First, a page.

Then Thursday, my sendoff event at Hotel Arcata went well. I showed off my hiking gear, talked and answered questions; dentist Dr. Robert Berg spoke about the Children’s Dental Angel Fund; Maureen McGarry discussed RSVP/VCOR; Mark Andre talked about Arcata’s trails; Rees Hughes gave a fantastic overview of the PCT and Volunteer Trail Stewards; Homework talked about the PCT and his trail outreach (he’s hiking the Continental Divide Trail in a few weeks!); and then Glenn Branch of the Center for Science Education gave us a great talk about climate change denial. What a night.
Friday evening was the Companion Animal Foundation’s Fixer Mixer (see page A2), and there I learned how delicious lettuce wraps are.
|Ian Harris and Joey Fabian meet part of their local fan base, a|
pizza-engorged subset of the Humboldt Skeptics.
Just when I was nearly maxed out on good times, I met with my fellow statistical outliers, the Humboldt Skeptics at the Jam. There we noshed on excellent GMO-free pizza before proceeding over to the Arcata Playhouse.
There, in a well-attended show, I beheld the brilliant musical stylings of Joey Fabian, skeptical musician and fellow Frank Zappa fan. He did a fantastic version of “The Meek Shall Inherit Nothing,” and closed with “It Ain’t Necesssarily So.”
What else seems to be intensifying is Arcata’s mad social whirl. I’ve been literally gorging on all the amenities this town has to offer, since it is all to end for me very soon. On April 26, I start out on my 1,726-mile walk. No more mixers, no more catered spreads, no more of the privileges Arcata has bestowed on me. For four months I’ll be in the land of rattlesnakes, mountain lions and kind folks like Homework.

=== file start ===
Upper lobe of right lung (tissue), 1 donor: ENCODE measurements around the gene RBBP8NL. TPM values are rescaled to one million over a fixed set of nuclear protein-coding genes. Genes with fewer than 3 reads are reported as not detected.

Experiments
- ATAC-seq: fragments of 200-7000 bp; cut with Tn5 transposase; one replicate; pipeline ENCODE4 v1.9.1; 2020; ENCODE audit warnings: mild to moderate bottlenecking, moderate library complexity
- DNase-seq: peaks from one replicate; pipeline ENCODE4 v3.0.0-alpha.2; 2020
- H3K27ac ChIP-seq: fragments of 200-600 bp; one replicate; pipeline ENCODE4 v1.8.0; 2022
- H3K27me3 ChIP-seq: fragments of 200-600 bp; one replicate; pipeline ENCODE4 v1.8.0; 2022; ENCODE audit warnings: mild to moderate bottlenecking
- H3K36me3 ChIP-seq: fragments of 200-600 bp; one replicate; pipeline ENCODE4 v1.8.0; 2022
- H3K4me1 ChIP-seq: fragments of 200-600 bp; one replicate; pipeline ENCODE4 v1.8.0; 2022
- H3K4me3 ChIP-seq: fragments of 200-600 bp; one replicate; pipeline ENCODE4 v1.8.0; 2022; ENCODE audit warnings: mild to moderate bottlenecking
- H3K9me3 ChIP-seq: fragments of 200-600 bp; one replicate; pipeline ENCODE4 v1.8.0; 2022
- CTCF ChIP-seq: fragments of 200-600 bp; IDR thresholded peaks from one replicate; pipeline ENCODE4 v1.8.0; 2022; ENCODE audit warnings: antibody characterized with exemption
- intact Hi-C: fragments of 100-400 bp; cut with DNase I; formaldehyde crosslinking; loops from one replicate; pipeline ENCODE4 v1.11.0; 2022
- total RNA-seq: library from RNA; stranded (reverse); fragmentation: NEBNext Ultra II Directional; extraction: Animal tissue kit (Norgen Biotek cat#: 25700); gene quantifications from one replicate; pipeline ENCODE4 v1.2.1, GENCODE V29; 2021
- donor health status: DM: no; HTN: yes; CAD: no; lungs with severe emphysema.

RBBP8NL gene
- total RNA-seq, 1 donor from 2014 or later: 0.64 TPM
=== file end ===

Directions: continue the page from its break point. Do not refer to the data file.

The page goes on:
My food resupply boxes are just about ready, and other final details are nearly wrapped up. What I have to do now is close out several work projects and then hit the road, then the trail.
Meanwhile, consider supporting the great charities for which I’m hiking. You can tax-deductibly donate directly to the PCT at razoo.com/story/kev-s-pct-hike, or to the Arcata Ridge Trail and Children’s Dental Angel Fund at hafoundation.org.
Charity donations are tax deductible, or send any donation via me. Make checks payable to Pacific Crest Trail Ass’n, Arcata Forest Fund or the Children’s Dental Angel Fund. If you have questions, contact me at (707) 826-7000 or email@example.com.
One last thing. Various people have told me how admirable this is or I am. Thank you, but I assure you, I’m not worthy. Two things:
1. I haven’t done anything yet but prepare for this hike.
2. I would direct any admiration to others in our community who are far more worthy. If you want to acknowledge my effort, here’s how: be extra kind to the woman who puts in eight hours per day at CVS, or who cleans rooms in the Valley West motels, supporting her family. Or send some appreciation to the smart folks at City Hall who keep our sewage system working and drinking water flowing. Or the firefighters and police officers who put themselves on the line at all hours to head directly into difficult and dangerous situations. Or the social workers who daily deal with tragic, emotionally wrenching situations involving families and children ... and many, many more. Those are the folks who deserve adulation. Me, I’m just walking around, or will be.
Thanks again for all your support, everyone. After April 26, you’ll next see me on YouTube and other e-media, from a place far, far away.